2016-11-11 / Front Page

South Portland hires new city manager

By Wm. Duke Harrington
Staff Writer


South Portland’s new city manager, Edward Collins, chats with residents in a crowd of about 50 people who attended a Nov. 2 meet-and-greet session at the South Portland Community Center, attended by Collins and his chief rival for the position. (Duke Harrington photo) South Portland’s new city manager, Edward Collins, chats with residents in a crowd of about 50 people who attended a Nov. 2 meet-and-greet session at the South Portland Community Center, attended by Collins and his chief rival for the position. (Duke Harrington photo) SOUTH PORTLAND — After an extensive search process precipitated by the July departure of longtime city manager Jim Gailey, South Portland not has a new man at the helm at city hall.

At the Monday Nov. 7 city council meeting, Mayor Tom Blake announced the council had extended an offer to Lehi, Utah, resident Edward Collins.

A Maine native who recently inherited a home in South Portland, Collins has lived in Utah for the past two decades. Final details of Collins’ contract are still being worked out, said interim city manager Don Gerrish, who’s consulting firm, Portland-based Eaton Peabody, led the search process.

Gerrish said Collins is expected to start sometime after the first of the year at an annual salary of $115,000. Gailey made $121,000 per year on the job when he left to take the job of Cumberland County assistant manager.

“We had a thorough vetting process,” Blake said Tuesday, Nov. 8. “He really rose to the top. We liked the diversity of his background, his wisdom and patience, and the fact that he seemed really well versed in South Portland issues.”

According to Collins’ LinkedIn profile, he earned a bachelors degree in political science from the University of Maine in 1987 and went on to become town manager of Lubec immediately out of college. After a year in that job he went on to work as community development director in Calais, executive director of the Quoddy Region Job Opportunity Zone, and town manager of Baileyville. He then moved to Utah to become business service manager at the Redevelopment Agency of West Valley City, then administrator of the Lehi City Corp., a redevelopment and building authority.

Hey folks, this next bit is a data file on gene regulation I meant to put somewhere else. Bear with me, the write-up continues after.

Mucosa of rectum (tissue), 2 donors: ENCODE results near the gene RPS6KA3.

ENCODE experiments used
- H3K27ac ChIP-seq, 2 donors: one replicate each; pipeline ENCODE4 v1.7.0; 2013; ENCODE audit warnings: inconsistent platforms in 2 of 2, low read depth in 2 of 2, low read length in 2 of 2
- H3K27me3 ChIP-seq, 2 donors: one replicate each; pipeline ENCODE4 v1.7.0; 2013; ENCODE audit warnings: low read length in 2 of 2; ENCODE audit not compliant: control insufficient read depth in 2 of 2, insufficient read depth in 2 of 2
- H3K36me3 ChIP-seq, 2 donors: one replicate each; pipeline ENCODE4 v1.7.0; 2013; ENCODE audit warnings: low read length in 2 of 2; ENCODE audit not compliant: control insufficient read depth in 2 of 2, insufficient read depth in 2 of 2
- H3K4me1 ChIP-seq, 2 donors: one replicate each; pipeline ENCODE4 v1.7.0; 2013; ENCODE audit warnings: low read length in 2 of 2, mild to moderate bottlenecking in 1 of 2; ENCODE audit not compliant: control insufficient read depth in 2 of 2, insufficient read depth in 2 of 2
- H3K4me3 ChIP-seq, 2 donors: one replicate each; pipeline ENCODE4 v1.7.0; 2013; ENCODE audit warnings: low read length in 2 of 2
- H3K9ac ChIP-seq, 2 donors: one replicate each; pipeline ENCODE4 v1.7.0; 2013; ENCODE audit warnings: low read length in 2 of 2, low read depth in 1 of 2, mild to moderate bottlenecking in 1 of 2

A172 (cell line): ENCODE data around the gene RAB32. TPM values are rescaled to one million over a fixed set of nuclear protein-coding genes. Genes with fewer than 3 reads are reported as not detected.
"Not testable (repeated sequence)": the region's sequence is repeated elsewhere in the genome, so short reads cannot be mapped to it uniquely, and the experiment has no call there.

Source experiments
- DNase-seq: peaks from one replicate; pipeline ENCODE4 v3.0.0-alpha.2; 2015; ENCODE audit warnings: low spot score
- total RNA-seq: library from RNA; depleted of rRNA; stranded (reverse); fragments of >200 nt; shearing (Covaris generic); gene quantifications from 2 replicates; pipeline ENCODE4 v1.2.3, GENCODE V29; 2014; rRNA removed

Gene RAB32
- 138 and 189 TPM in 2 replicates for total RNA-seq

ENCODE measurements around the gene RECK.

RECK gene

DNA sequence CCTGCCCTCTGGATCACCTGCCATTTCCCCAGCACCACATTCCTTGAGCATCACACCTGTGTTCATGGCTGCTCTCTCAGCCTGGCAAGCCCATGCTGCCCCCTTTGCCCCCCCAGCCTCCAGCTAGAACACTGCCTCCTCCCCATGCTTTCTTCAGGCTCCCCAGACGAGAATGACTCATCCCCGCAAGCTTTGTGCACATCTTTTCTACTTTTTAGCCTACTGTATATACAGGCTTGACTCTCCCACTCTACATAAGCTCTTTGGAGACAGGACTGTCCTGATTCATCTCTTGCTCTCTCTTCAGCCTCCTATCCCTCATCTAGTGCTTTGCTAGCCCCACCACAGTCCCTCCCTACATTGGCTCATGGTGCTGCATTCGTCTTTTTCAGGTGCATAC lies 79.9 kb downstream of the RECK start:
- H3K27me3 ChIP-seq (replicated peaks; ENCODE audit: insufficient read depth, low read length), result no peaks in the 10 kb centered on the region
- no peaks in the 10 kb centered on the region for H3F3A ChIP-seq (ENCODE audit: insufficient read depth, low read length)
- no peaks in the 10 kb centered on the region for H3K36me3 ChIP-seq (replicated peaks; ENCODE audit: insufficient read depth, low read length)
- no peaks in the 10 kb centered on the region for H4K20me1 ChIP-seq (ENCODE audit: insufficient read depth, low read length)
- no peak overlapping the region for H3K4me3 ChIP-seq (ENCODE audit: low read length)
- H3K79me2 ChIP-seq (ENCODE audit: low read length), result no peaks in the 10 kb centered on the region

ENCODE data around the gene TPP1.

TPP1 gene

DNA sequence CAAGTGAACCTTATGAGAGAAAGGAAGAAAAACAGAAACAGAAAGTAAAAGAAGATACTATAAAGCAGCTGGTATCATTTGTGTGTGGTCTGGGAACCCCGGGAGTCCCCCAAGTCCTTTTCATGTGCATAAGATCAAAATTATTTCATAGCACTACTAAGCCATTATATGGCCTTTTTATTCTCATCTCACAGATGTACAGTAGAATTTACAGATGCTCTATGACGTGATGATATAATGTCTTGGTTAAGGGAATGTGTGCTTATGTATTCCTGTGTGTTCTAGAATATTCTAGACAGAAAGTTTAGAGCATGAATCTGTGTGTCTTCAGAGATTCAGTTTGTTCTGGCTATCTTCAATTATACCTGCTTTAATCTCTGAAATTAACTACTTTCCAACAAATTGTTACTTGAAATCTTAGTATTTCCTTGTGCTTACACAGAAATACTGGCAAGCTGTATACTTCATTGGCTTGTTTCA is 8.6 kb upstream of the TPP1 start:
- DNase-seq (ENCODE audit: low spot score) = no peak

Since 2006, Collins has been general manager of Civil Science, a Lehi-based engineering firm with offices in five states, handling administration, finance, human resources.”

Collins earned a masters degree in public administration from the University of Utah in 1998 and joined Civil Science in 2006.

He did not respond to a request for an interview.

According to Gerrish, there were 23 applicants for the city manager job, most of which came from out of state. Collins and his fellow finalist, James “Ty” Ross of Dalton, of Georgia, were in the city Nov. 2 and 3 for final interviews. Several councilors reached for comment said it was that final sit-down that put Collins over the top.

“Mr. Collins' second interview was very impressive,” said Councilor Eben Rose. “His answers were articulate and very specific. He certainly did his homework and, aside from his familiarity with Maine and South Portland he already possessed, he seemed to have a better grasp than the other candidates on the specific issues South Portland has faced recently and will be facing in the near term.”

“I think he is vey knowledgeable and very personable,” said Councilor Brad Fox. “I think he is exactly what South Portland needs. He’s very smart and wise. He has the experience and the insight from having worked as a city manager in a couple of places, but he’s also run a pretty successful civil engineering business, so I think he understands the interplay between city government and business, which I think is a very important thing for South Portland.

“But I think he’s people-orientated person, too,” Fox said. “I think he will be very trustworthy and transparent in the running of city business. I think everybody will feel confortable working with him.”

“I think he’s the right person in the right place at the right time for what we need,” said Councilor Patti Smith. “I think he will be a very calming influence. He definitely has a lot of great experience, but I think what came across pretty strongly in his interviews is that, while on the outset he may seem like a quite person, he is someone who is really thoughtful, and not prone to jump to conclusions. He’s someone who will take steps slowly, but in a steady way. We’ve been though a lot lately as a city and have big things that are still on the table and we can use someone who has a calm demeanor.”

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